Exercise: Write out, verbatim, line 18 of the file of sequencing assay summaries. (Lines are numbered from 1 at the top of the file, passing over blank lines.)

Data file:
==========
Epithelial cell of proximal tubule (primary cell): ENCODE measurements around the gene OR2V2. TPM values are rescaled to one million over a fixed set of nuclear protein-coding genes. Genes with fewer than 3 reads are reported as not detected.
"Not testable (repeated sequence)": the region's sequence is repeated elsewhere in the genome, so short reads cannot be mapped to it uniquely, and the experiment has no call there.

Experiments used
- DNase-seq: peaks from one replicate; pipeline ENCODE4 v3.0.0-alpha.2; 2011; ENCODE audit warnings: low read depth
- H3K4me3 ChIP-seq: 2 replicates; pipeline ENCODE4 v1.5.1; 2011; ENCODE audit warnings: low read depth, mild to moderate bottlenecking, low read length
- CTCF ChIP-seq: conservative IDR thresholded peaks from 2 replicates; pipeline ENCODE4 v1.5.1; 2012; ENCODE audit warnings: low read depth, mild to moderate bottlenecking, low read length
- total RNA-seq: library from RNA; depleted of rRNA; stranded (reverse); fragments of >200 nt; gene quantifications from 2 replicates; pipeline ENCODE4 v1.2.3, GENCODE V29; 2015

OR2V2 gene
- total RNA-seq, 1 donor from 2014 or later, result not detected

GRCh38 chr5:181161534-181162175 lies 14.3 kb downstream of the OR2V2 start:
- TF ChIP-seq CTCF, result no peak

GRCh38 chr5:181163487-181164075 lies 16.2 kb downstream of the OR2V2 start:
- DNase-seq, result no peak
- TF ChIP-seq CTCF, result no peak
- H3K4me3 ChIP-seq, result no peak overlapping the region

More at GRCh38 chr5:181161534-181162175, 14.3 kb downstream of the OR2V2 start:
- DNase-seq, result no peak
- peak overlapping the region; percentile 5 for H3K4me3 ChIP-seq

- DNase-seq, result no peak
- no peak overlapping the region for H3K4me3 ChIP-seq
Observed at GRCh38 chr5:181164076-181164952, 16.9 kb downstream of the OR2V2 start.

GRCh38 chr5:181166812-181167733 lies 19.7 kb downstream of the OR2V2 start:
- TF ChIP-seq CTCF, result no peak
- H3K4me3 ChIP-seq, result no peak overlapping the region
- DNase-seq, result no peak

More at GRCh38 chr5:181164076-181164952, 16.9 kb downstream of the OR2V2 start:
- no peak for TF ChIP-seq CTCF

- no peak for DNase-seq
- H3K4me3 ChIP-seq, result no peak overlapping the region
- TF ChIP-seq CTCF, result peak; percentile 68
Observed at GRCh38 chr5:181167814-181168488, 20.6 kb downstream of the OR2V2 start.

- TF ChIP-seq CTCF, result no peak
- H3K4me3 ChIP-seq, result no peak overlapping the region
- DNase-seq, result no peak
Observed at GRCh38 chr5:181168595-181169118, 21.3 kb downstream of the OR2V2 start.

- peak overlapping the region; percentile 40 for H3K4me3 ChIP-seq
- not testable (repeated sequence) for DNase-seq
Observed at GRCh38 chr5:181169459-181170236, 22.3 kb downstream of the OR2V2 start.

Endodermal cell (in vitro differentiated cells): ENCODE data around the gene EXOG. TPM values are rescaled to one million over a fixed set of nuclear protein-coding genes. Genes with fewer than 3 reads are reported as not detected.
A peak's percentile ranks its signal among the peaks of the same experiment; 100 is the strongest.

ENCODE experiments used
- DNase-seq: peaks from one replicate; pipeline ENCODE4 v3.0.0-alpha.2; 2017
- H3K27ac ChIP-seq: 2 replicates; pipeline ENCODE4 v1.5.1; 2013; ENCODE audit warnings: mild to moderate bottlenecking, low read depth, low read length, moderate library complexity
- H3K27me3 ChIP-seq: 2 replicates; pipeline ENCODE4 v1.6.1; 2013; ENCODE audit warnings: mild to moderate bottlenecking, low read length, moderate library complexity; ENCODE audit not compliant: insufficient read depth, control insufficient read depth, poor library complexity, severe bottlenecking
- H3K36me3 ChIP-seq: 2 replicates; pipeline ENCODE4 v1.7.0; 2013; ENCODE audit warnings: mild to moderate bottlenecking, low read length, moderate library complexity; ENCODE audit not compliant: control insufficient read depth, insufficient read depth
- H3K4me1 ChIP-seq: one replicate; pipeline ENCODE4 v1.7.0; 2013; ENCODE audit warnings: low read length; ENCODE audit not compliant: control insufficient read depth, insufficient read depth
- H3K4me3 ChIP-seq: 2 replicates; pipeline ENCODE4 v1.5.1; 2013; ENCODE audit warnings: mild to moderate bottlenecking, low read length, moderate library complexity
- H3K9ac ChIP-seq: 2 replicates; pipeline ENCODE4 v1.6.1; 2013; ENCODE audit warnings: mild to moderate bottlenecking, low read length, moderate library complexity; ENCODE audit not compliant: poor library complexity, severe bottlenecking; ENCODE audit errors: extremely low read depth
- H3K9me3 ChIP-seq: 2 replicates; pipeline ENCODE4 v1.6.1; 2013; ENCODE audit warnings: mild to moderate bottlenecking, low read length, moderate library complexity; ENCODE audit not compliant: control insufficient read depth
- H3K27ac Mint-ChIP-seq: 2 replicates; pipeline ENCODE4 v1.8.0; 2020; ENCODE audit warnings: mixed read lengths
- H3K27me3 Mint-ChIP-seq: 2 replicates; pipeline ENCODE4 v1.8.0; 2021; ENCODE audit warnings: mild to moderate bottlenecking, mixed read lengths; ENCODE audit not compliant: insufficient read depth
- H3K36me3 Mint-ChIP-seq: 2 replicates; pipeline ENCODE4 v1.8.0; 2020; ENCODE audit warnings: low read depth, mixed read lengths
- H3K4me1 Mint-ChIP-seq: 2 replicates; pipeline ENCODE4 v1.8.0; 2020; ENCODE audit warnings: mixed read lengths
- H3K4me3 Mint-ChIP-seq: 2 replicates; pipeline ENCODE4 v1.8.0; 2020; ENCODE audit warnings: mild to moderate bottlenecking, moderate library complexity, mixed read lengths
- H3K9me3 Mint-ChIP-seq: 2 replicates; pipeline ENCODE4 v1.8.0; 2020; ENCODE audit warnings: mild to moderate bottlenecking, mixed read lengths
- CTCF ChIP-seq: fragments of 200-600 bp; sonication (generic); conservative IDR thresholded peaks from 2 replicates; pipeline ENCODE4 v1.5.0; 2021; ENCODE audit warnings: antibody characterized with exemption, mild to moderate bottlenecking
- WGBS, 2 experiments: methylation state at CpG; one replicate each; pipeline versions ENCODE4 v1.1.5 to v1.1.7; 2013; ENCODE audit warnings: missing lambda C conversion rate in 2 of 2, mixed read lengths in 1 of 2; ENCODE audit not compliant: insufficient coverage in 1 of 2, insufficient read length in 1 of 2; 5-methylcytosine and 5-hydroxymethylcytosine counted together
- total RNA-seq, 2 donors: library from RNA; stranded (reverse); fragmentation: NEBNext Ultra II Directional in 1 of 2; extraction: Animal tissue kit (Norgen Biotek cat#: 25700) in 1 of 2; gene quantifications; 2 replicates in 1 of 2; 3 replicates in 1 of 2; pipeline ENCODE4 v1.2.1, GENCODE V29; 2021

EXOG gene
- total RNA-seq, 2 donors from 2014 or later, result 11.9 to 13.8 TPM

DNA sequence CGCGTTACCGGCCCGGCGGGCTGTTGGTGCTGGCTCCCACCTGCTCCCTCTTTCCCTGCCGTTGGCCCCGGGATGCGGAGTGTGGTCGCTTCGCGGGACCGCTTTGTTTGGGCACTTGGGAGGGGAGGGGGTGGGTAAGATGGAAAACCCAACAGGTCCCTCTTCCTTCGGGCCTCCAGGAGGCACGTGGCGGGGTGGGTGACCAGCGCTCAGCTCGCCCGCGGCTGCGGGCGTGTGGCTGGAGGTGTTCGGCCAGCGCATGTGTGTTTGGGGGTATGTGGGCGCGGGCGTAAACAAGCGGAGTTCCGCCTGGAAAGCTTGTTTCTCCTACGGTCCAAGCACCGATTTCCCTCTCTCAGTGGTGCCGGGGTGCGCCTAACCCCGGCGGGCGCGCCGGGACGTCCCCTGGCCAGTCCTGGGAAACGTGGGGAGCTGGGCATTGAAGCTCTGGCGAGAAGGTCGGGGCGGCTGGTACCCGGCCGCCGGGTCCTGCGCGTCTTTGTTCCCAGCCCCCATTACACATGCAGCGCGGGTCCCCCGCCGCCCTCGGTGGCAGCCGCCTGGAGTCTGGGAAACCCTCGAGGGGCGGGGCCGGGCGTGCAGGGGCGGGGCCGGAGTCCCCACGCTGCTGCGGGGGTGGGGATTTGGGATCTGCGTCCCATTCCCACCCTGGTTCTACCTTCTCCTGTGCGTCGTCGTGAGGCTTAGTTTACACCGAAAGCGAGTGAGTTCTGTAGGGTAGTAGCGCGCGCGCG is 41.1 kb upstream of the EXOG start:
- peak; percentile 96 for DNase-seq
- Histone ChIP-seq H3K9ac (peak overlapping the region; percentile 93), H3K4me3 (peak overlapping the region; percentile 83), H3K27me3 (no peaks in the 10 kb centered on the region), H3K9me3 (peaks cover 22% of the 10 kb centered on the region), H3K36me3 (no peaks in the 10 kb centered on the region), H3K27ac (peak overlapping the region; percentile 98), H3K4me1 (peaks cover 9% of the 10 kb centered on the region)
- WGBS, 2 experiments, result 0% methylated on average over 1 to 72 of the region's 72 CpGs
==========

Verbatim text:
- peak overlapping the region; percentile 5 for H3K4me3 ChIP-seq